What are the actions to be taken by the competent public health authority at port with regards to sharing of information about the health measures implemented on board a ship in response to an event of a suspected or confirmed case of Ebola virus disease?

Answer

Legal provisions: IHR articles 27 and Annex 3.[3]


The public health authority should immediately inform the IHR National Focal Point and other authorities within the country (at local, intermediate and central level) according to the national and local communication plans, about an event of a suspected case of Ebola virus disease on board a ship. Moreover, the competent public health authorities of the EU Member States, which have been designated officially by the government of their country as members of the Early Warning and Response System (EWRS) should be informed.

The information about the health measures implemented in response to an event of a case of Ebola virus disease should be shared with the next ports of call, according to the national and local rules and plans. Measures taken on board the ship should be noted on the Ship Sanitation Certificate (IHR Annex 3).[3] In addition to this, the information about the health measures taken on board the ship should be entered into the web-based information system of EU SHIPSAN ACT for recording and issuing Ship Sanitation Certificates.


Waste management (sewage) on ships

Question 10

Can the Ebola virus survive in sewage?

Answer

To our knowledge, there are no published studies examining the survival of Ebola virus in sewage.

Ebola virus has been isolated from stool specimens of patients during the acute phase of the disease and until 12 days after the onset of symptoms.[12]
Currently available studies show that the virus can survive in the environment only for few days (up to six days in controlled favorable environmental conditions).[13-15]

Dilution and the natural degradation of Ebola virus in sewage will reduce the risks of transmission from this source provided disposal is adequate.
Disinfection of sewage from a ship that has had a confirmed Ebola case is not mandatory, but is desirable.

In the event that a suspected Ebola patient has used the bathroom of a ship, investigation should identify if the ship has a sewage treatment unit that is capable of inactivating infectious agents.[16] If the ship has an approved sewage treatment unit (including a sewage comminuting and disinfecting system according to MARPOL standards) and the unit performs well and it is in compliance with MARPOL standards, then no further action is needed. However, if such a system is not in place, then the sewage needs to be disinfected prior to discharge to the port reception facility. If disinfection is not feasible on the ship, then sewage should be discharged at a port reception facility and then the waste should be safely transported to an appropriate sewage treatment facility. The port reception facility and/or related equipment should be disinfected after the transportation/connection. If the sewage is to be put directly into the local sewage treatment system in the port, then prior agreement with the appropriate authorities is needed. In any case, the final destination of the untreated ship waste is an appropriate sewage treatment facility with preferably tertiary treatment.[17]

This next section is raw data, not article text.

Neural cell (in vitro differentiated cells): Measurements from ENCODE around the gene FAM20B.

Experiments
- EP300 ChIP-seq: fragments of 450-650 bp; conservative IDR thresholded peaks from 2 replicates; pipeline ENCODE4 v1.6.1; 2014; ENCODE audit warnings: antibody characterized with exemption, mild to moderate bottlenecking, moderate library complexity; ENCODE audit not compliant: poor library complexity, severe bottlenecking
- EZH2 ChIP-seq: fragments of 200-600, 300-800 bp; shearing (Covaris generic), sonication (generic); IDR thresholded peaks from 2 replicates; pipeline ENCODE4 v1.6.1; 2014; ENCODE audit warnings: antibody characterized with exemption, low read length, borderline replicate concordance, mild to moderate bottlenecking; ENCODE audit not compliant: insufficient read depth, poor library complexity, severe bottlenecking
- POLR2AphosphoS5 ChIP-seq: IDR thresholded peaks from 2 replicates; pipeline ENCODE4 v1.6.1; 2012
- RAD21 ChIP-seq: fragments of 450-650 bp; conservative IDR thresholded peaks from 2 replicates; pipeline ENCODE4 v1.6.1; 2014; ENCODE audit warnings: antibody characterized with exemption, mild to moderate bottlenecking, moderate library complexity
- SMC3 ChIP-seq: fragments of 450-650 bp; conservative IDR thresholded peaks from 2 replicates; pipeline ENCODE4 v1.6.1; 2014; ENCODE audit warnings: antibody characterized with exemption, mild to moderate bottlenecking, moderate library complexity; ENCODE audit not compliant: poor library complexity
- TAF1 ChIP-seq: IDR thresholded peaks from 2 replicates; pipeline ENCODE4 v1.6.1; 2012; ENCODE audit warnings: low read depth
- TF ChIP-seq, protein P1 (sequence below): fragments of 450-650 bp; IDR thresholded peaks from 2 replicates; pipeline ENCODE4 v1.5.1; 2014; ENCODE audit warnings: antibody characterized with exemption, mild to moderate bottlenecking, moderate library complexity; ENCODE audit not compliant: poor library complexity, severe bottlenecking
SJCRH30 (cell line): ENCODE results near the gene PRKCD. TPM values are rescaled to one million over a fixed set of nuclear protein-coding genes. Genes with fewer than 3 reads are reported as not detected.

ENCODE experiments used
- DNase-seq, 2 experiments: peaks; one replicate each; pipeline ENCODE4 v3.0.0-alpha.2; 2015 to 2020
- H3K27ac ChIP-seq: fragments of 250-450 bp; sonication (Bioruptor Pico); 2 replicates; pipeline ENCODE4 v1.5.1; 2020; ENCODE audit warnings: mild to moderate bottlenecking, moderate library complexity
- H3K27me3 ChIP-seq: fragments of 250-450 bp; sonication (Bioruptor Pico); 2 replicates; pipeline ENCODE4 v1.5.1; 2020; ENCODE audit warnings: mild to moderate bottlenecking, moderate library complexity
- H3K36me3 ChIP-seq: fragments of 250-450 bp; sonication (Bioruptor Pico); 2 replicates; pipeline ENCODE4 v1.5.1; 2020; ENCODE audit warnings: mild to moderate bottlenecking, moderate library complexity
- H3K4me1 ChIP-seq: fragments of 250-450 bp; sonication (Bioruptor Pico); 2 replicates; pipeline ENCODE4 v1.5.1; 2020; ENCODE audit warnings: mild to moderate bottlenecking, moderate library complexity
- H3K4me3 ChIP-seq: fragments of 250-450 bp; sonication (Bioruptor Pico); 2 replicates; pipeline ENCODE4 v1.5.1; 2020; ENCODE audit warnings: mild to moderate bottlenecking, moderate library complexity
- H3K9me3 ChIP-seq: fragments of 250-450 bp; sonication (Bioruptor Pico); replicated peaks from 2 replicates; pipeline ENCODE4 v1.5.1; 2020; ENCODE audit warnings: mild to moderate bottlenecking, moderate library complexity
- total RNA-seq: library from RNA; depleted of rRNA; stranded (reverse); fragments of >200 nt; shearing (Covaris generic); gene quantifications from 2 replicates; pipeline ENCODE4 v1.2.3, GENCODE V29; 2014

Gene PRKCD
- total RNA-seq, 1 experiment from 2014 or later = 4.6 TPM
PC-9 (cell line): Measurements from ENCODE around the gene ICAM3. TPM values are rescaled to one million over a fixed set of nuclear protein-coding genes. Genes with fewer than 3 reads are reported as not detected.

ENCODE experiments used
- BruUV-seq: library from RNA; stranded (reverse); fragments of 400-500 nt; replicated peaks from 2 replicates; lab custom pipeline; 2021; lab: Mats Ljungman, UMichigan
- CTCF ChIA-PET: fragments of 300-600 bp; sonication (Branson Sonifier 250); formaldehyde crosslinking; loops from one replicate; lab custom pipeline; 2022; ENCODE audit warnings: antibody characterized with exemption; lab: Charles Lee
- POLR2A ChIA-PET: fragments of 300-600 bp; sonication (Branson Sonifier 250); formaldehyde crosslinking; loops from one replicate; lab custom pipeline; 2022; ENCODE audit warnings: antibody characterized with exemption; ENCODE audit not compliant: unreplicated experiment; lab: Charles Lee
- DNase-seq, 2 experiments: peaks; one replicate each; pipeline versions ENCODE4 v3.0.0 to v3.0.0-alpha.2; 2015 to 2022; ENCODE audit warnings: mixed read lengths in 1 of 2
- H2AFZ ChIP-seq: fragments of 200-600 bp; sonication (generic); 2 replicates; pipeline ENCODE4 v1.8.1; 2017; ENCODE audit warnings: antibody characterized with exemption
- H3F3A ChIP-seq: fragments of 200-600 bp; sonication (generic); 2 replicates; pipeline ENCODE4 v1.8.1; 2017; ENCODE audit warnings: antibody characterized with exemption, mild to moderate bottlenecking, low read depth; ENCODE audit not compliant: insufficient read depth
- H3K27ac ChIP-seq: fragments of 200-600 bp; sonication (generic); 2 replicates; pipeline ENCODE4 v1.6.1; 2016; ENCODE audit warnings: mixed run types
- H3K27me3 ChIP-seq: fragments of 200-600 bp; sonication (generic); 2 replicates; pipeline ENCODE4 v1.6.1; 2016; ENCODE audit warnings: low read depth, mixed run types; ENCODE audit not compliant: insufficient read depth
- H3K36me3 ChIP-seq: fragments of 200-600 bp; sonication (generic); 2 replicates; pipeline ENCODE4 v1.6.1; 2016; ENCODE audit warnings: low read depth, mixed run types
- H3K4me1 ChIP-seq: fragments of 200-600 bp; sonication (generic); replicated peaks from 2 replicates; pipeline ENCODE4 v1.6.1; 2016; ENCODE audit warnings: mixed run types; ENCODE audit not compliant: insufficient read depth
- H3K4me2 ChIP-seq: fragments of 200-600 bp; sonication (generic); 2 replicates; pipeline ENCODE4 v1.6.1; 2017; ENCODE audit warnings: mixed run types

National guidance in regards to waste management has been produced in the United Kingdom, The Netherlands and Australia, which can be found at the following links:

https://www.gov.uk/government/uploads/system/uploads/attachment_data/file/377095/Ebola_guidance_for_individuals_at_risk_of_contact_with_human_waste.pdf

https://www.gov.uk/government/uploads/system/uploads/attachment_data/file/377082/Ebola_information_for_sewage_and_water_handlers.pdf

http://www.kwrwater.nl/Netherlands_Spread_of_Ebola_via_water_is_not_likely/